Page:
The finished product looks really weird and I think that some folks might thing you are up to no good if you build one and then try it out. It looks like something a mad bomber would use in a movie to torment a victim. I think I would just go with one of the action cameras on the market made for filming people on hikes or biking rather than wearing this.
Every time I take my DSLR camera with me on the road, I worry that it will get broken. I know how fragile the thing is and if I take an extra lens with me, I worry more. I can keep the camera secure around my neck when I am out and about, but any extra lenses just have to sit in the bag. If you have expensive lenses that you take with you on the road and you want the best protection you can get the Beta Shell is for you.
The Beta shell is a case with a threaded lid that is waterproof, impact proof, and resists temperature extreme. The case looks sort of like a high-tech coffee can with a lid that appears to screw on. The top of the lid has foam to and the bottom of the case has foam as well to pad the lens in case you drop.
The foam is visco-elastic memory foam. The Beta Shell will work with the top ten lenses for Canon and Nikon cameras. Even longer 70-200mm lenses will fit inside the case. That means you can use one case for several different lens sizes that you might own.
Growing up everyone I knew had one of the Polaroid instant cameras. My parents have photo albums of my youth that are packed with photos that came shooting out of the font of one of those instant cameras. My grandmother was always walking around shooting photos with the camera. The sound will forever be associated with Christmas for me and my cousins and I would fight over who got to shake the pic until it developed.
I was among the many who were disappointed when the cameras were discontinued. If you have fond memories of the camera, you can get a very limited edition run of refurbished units right now that work and everything. The cameras come from Photojojo and have been polished to look and work just as if they were new.
My mom had one of those rainbow ones when I was a kid and later bought the block one with the pop up flash. If you have these old cameras sitting around, you could make some serious Christmas cash. Photojojo is selling the 660 Sun for $200 and it comes with a pack of film too. When you need more film, you can get new packs of film for $20 to $23 with eight exposures.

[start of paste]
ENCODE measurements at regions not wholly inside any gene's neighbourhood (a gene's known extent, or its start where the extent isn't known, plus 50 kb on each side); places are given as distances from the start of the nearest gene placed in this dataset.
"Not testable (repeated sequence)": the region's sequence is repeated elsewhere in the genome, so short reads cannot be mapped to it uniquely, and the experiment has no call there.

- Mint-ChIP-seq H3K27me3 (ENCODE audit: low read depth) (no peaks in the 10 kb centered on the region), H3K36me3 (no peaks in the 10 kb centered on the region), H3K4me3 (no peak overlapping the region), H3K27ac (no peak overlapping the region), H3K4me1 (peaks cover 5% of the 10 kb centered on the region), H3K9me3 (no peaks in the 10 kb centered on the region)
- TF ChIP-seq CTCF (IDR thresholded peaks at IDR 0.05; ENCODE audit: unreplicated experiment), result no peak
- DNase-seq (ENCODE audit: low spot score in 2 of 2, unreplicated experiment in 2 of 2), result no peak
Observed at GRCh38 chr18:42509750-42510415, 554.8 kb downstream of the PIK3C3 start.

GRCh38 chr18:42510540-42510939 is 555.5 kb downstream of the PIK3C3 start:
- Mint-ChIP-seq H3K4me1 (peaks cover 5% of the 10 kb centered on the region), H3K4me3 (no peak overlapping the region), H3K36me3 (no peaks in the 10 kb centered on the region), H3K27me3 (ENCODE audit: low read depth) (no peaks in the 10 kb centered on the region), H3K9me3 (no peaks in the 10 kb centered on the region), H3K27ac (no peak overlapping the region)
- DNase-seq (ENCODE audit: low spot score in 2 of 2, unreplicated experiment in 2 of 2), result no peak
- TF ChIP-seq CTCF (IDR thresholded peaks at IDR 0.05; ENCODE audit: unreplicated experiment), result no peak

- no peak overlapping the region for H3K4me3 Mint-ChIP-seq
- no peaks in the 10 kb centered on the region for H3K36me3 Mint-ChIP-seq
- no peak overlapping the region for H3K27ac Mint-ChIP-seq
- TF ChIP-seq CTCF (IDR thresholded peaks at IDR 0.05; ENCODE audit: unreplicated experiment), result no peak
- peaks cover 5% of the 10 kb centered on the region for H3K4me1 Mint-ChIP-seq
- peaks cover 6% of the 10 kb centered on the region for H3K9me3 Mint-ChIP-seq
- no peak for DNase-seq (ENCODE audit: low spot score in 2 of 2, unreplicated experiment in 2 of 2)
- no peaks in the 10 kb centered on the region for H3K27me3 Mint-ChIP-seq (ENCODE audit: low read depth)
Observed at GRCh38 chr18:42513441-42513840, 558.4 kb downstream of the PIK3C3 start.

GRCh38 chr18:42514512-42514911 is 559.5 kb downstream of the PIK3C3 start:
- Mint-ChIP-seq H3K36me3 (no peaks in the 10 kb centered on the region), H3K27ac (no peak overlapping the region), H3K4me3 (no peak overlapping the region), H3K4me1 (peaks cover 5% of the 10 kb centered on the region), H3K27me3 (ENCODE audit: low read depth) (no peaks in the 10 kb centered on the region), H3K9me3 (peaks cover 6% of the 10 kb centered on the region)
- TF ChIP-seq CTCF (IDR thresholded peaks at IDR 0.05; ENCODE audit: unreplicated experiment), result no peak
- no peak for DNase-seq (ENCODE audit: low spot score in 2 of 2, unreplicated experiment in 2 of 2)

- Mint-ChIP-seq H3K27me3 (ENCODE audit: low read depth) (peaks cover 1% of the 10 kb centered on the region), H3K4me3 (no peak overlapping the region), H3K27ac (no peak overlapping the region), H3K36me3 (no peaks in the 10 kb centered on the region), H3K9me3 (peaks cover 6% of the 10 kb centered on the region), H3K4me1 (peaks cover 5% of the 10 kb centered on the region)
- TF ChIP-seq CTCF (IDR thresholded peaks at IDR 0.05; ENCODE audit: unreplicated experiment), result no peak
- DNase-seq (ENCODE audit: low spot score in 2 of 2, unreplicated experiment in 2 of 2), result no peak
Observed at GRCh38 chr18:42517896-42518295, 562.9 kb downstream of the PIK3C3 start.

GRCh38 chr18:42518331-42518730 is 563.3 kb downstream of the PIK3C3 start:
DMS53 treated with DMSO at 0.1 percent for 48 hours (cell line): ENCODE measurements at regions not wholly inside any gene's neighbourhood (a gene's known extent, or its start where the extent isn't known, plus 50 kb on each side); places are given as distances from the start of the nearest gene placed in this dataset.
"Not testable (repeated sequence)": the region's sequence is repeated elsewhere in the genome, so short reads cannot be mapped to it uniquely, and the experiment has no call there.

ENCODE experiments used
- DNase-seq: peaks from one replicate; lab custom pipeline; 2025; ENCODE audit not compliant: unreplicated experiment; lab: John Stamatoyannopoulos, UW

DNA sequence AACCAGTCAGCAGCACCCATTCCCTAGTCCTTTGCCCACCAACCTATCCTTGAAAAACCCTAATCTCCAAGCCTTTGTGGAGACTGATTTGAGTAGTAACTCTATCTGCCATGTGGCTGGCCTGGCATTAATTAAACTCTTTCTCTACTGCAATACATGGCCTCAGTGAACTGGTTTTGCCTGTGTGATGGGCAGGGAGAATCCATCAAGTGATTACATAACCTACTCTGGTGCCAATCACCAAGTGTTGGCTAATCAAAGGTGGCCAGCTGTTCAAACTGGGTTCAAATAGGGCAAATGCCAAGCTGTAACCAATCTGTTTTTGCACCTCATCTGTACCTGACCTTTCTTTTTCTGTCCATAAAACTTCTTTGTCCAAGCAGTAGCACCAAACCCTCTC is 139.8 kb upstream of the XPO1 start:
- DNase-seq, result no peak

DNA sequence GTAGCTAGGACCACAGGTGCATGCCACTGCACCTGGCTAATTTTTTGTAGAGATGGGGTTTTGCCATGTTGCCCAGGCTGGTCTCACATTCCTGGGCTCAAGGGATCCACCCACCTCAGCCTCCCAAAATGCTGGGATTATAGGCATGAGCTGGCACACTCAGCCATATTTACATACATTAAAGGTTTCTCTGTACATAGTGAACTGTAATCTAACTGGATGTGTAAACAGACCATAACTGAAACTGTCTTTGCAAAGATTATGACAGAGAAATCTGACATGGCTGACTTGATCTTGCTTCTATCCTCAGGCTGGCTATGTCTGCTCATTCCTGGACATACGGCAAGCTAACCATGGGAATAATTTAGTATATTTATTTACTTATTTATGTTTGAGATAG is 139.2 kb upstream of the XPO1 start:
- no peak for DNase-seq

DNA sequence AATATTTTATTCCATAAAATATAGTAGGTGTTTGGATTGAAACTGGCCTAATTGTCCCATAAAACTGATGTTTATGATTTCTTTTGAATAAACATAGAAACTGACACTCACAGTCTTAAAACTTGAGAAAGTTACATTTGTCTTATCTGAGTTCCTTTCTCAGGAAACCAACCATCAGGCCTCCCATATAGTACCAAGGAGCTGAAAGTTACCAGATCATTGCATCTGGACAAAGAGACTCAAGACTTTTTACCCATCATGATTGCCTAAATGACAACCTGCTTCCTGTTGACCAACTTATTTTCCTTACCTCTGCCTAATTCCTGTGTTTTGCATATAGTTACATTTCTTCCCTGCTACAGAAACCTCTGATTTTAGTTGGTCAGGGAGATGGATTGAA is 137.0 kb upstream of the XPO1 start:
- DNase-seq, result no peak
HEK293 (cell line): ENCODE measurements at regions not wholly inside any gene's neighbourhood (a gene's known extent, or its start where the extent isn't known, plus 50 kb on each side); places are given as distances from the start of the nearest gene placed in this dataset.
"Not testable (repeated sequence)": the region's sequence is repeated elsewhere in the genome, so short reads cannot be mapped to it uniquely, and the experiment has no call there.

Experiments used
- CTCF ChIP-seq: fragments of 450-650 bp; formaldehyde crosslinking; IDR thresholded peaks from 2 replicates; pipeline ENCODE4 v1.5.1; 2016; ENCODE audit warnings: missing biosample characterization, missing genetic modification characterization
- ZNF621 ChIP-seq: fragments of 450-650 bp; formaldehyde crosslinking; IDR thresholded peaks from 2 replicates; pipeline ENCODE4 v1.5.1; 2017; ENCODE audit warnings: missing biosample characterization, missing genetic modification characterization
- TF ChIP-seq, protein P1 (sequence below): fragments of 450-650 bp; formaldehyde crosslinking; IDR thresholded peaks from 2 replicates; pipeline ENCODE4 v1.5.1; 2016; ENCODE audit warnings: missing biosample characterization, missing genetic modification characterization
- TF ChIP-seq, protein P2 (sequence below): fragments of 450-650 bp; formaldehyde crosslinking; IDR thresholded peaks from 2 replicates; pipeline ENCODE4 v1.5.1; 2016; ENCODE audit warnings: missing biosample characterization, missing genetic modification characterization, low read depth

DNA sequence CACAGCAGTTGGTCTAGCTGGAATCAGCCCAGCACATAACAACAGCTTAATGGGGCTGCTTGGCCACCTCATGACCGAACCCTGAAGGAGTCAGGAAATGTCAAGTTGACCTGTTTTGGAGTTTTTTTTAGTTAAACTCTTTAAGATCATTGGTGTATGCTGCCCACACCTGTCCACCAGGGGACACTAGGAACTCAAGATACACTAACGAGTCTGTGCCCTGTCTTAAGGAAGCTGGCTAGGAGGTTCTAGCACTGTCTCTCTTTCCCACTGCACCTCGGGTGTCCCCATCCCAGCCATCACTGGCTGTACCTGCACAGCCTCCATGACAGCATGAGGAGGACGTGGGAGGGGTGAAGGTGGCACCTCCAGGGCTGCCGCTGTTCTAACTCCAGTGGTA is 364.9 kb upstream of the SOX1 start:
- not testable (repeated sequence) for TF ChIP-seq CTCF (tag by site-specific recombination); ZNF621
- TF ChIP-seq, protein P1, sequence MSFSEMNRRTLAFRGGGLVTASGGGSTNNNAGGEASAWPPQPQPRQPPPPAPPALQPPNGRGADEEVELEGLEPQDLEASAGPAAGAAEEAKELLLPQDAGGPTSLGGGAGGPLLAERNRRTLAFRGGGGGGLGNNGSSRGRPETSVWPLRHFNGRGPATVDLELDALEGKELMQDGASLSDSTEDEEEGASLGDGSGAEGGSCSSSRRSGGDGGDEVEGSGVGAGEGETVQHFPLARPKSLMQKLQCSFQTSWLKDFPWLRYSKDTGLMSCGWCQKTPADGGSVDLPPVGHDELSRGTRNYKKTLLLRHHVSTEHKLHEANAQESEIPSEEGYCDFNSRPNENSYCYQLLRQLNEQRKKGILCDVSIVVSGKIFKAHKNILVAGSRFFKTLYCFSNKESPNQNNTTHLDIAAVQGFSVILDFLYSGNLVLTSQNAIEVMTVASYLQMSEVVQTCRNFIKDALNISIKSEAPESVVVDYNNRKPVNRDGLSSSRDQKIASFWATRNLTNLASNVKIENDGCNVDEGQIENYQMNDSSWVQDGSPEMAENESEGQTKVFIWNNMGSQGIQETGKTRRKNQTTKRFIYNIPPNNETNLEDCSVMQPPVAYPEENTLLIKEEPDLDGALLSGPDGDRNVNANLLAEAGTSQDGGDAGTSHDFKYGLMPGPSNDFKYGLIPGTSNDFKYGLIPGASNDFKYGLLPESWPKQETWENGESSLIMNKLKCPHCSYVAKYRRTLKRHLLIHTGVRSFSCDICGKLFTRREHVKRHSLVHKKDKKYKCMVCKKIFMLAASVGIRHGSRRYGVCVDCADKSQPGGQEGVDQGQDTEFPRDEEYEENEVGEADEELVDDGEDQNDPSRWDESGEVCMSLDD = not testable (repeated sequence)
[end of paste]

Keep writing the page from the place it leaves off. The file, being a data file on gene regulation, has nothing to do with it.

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The first year I went to CES years ago, I saw a geek running around the halls wearing a backpack stuffed with batteries and recording gear all to support the camera mounted to a hat he wore so he could post video of him actually moving around the show floor. I saw the dude leaning against things resting a lot, the rig had to weigh 30 pounds or so. Today you can do the same thing with the wearable Looxcie camcorder that supports Bluetooth.
This week Looxcie has announced that its camera is now supporting the iPhone 3GS and the iPhone 4G smartphones. The only caveat to supporting the camcorder on the Apple device is that you have to be running iOS 4.2 or higher. There is a Looxcie device on Amazon for sale now that is Made for iPhone certified.
Back in October the Zoom company pulled the wraps off a new video recorder that promises audio recording that was HD along with 1080p HD video recording. The camera is billed as the only video recorder that can record HD video and audio with point and shoot ease. The camera is called the Zoom Q3HD Handy Video Recorder. When it was announced, we were given most of the important details.
We know the camera will record 1080p HD video at 30 fps and will record 720p resolution video at 30fps or 60 fps. It will record audio at 24-bit/96kHz quality and has an easy to use interface. The camera has a LCD screen on the back for watching video in the field and has a HDMI output. That HDMI output allows you to shoot the video over to your big screen in the living room.
Obviously Kinect hacks have been the new "cool thing" to do - the applications they're being used in at the moment is expanding quite rapidly, which is great. Intel on the other hand has something new from their Seattle research lab - they have been working on a range of projects using what it describes as "Kinect-style" cameras.
There's an augmented reality video below which shows Intel bringing Lego to life - while the second video shows a whole new degree of interactivity with everyday objects. This tech is very new, but with the right nurturing - it could become tomorrow's technology very easily, especially with Windows 8 approaching in the next two years.